The recent news about VW has made me question some pretty fundamental things. I think cheating on this scale required, not just massive amounts of fraud, but a massive amount of complicity. No one at a lower level in the organization would take on the risk of freelancing a scheme of this nature. The benefits coming to you would be attenuated, and the danger would be great. This means that (minimally, some) people at the very top of the organization had to know about the software. Software powerful enough to determine when the car was being tested is complex and requires input from many sensors. This means (minimally, not a small number of) people had to know about the software. The person writing the proprietary code governing the steering wheel’s performance would have to be involved at least enough to have been told, “create an alert when the wheel hasn’t been moved in 2 minutes but the engine is running hard.” But it has always been my belief that, by and large, complex, dangerous conspiracies involving many people simply don’t happen. The more danger attaches to a criminal conspiracy—and here the danger seems in the worst case scenario actual dissolution of the company—the more the conspirators must be benefiting. Why would they do it otherwise? So, price-rigging among a small number of cartel members, for example, is easy to understand. But the larger the number of people involved in the conspiracy becomes, so, too does the benefit incline to decrease, but more obviously, the likelier it is that someone will screw up. If you are the director for a certain division of engines you might get a bonus that rises and falls with sales, or with the time and ease with which you meet projected goals. But it will have to be a pretty damn good bonus to risk being put in jail, right? And on the second point, each new person who knows about the conspiracy seems to exponentially increase the odds someone will blow the whistle. And yet here no one talked. They were only discovered by a pro-diesel group who wanted to tout the idea of getting more diesel cars on the road in the interests of cleaner energy expenditure! What the hell? And, do we think everyone else’s proprietary software is soft and rotten and fretted by maggots beneath a smooth and impenetrable DCMA surface? One can only imagine the EPA will be having a look…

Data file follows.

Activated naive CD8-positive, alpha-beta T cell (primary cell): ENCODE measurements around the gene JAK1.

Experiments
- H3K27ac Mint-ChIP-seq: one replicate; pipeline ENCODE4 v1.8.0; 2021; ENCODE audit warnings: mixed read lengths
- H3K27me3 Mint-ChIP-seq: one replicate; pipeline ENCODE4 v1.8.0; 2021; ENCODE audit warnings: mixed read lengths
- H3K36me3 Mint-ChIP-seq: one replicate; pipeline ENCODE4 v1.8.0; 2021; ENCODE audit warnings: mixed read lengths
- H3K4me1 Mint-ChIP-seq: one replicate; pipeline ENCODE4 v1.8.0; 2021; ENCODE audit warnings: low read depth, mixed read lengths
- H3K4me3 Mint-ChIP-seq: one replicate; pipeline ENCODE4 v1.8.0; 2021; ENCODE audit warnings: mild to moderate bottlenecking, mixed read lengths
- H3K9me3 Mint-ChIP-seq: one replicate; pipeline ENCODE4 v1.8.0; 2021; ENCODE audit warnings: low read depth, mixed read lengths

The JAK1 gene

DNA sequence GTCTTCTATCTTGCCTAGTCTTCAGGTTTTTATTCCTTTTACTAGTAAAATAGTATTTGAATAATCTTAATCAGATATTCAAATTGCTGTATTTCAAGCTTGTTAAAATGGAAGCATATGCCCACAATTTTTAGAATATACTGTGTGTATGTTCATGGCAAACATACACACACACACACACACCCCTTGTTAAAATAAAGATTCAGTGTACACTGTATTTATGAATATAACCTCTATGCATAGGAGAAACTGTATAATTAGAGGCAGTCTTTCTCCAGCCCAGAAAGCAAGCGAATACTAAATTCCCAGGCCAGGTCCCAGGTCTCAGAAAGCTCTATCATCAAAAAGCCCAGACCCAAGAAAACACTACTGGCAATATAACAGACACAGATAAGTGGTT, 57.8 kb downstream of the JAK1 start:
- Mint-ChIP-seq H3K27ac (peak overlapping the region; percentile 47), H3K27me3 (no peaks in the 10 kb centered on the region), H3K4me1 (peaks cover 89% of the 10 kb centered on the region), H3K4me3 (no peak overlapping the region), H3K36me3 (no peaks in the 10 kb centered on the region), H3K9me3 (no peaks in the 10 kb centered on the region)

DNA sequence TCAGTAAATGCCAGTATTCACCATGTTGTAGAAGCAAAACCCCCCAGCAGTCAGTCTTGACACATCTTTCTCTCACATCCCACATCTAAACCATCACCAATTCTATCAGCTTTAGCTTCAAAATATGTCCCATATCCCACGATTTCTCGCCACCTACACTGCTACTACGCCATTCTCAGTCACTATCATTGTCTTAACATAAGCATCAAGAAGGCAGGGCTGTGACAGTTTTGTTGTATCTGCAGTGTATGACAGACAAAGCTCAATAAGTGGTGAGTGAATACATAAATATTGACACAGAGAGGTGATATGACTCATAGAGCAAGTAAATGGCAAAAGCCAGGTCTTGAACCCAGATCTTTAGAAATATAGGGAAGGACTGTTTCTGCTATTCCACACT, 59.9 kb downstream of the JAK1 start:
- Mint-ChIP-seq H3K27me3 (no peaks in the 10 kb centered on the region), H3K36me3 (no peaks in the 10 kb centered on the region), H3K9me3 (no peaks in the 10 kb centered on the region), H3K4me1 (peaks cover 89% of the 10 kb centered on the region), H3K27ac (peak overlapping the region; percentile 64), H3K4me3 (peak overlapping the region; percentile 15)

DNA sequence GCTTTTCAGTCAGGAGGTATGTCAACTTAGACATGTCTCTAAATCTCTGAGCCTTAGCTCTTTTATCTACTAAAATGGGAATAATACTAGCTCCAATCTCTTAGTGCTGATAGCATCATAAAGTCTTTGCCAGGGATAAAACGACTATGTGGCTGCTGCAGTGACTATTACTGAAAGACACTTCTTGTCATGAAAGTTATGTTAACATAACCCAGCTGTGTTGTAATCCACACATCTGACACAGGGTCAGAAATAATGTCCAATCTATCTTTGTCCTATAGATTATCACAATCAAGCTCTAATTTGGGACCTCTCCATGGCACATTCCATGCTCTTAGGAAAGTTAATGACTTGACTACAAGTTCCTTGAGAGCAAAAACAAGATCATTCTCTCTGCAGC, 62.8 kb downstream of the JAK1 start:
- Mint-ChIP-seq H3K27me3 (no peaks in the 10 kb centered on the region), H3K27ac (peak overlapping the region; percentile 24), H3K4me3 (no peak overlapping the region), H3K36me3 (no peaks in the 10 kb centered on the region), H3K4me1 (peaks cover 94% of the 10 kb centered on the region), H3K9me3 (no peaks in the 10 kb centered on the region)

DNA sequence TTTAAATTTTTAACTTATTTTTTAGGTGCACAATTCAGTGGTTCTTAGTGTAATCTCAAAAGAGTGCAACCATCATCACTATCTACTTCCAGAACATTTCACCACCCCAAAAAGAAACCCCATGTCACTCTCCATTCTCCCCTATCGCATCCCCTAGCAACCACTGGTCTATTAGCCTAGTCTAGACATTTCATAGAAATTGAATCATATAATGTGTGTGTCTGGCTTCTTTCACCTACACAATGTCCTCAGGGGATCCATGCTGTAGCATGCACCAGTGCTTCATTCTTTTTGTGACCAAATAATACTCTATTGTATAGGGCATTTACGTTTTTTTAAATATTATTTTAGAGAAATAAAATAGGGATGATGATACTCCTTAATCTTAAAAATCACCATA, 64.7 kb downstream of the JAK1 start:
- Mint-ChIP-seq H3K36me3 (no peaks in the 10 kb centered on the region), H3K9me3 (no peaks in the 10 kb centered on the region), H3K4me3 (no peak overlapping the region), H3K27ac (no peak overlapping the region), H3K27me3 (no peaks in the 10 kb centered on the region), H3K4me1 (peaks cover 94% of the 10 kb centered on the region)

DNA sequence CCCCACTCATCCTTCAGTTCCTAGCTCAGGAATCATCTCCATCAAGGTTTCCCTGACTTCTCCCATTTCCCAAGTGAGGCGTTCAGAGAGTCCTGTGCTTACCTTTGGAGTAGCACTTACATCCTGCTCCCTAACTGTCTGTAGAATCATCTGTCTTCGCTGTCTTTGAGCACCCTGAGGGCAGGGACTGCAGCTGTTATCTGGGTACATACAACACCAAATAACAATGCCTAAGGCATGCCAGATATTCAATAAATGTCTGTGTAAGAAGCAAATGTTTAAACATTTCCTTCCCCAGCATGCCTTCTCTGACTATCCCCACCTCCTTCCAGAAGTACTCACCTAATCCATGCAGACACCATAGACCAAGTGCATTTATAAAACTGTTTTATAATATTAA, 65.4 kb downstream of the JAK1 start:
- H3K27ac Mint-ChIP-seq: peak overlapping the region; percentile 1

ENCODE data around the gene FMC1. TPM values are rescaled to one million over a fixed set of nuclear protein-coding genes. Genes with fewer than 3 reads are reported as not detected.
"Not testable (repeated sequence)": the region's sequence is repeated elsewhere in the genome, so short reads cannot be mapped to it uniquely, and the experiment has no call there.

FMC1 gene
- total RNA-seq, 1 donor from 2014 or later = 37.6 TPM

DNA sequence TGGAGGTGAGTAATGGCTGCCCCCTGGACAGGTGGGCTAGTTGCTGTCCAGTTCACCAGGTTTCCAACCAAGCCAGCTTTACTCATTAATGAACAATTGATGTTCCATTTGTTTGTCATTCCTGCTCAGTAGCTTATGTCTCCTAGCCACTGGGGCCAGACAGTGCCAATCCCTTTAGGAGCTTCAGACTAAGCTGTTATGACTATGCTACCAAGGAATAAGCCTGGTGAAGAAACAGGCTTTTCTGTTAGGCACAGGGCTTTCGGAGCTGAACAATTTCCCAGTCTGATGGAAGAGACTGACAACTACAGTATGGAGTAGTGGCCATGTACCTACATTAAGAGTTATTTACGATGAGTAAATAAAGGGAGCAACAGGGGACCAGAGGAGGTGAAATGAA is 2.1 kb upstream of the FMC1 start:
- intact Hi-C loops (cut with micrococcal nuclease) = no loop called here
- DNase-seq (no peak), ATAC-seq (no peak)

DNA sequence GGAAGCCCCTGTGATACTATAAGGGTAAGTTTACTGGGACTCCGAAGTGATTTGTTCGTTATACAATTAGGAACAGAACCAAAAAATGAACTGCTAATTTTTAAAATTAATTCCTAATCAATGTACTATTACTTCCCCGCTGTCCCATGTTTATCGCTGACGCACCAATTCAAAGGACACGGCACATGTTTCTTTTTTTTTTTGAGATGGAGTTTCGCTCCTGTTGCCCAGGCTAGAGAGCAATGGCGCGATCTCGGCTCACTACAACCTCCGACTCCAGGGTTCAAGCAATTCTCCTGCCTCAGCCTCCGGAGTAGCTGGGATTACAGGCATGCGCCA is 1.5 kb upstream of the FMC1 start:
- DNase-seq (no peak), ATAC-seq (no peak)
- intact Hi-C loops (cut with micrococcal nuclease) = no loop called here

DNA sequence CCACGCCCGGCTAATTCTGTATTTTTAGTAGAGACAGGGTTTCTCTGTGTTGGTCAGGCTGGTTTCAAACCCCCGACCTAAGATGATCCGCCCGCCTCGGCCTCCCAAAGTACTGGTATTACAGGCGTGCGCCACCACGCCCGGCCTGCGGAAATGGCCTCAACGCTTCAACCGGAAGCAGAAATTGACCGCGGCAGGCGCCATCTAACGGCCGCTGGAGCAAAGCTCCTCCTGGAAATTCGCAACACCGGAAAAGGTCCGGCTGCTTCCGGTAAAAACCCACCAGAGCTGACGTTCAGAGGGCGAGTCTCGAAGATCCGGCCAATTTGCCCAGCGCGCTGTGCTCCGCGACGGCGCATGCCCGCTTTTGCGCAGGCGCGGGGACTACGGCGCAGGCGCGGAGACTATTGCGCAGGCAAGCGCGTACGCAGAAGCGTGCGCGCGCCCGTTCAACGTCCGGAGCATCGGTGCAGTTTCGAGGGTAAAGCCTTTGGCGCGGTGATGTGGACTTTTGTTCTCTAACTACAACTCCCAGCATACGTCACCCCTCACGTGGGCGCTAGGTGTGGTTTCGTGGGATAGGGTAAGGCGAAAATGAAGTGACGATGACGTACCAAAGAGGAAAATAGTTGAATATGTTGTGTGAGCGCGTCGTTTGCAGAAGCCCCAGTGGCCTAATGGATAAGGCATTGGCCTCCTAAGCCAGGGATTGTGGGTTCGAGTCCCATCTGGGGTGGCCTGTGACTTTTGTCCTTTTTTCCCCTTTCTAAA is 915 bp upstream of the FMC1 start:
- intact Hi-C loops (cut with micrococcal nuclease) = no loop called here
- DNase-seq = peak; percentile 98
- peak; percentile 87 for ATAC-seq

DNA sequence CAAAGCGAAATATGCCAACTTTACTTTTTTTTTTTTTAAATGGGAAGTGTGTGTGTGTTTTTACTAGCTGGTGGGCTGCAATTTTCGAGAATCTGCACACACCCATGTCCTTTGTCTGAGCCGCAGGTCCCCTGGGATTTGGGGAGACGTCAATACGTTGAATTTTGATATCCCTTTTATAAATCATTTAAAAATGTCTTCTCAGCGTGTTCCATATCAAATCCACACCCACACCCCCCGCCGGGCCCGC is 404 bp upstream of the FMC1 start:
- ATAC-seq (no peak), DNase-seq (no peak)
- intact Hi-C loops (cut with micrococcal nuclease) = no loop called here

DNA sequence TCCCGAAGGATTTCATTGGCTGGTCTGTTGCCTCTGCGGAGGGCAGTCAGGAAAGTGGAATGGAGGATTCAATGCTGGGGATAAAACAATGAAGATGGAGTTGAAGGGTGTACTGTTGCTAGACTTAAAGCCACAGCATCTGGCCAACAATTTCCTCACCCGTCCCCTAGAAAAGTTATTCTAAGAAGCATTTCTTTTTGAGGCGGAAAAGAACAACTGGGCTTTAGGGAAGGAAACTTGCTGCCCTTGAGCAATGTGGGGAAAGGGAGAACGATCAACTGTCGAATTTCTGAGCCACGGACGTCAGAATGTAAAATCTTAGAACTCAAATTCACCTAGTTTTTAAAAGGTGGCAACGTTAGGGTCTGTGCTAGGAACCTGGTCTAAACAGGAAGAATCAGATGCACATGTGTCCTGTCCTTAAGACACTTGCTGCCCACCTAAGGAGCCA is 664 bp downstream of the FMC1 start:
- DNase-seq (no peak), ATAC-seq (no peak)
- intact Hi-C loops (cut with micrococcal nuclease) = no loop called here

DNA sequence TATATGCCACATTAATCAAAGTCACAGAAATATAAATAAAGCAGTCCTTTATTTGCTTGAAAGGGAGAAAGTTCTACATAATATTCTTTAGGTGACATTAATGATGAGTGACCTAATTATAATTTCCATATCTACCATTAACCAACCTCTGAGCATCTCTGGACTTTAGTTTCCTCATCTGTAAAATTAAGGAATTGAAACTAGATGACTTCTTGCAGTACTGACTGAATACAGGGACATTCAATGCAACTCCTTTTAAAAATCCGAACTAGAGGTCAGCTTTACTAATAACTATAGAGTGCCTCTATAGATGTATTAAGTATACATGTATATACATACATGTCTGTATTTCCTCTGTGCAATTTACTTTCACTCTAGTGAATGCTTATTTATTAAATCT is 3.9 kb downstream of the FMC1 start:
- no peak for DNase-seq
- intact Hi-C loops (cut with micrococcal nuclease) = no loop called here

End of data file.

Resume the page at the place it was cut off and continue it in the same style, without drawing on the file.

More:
Help Me Decide Which of These to Get For Rod Dreher

by Belle Waring on September 23, 2015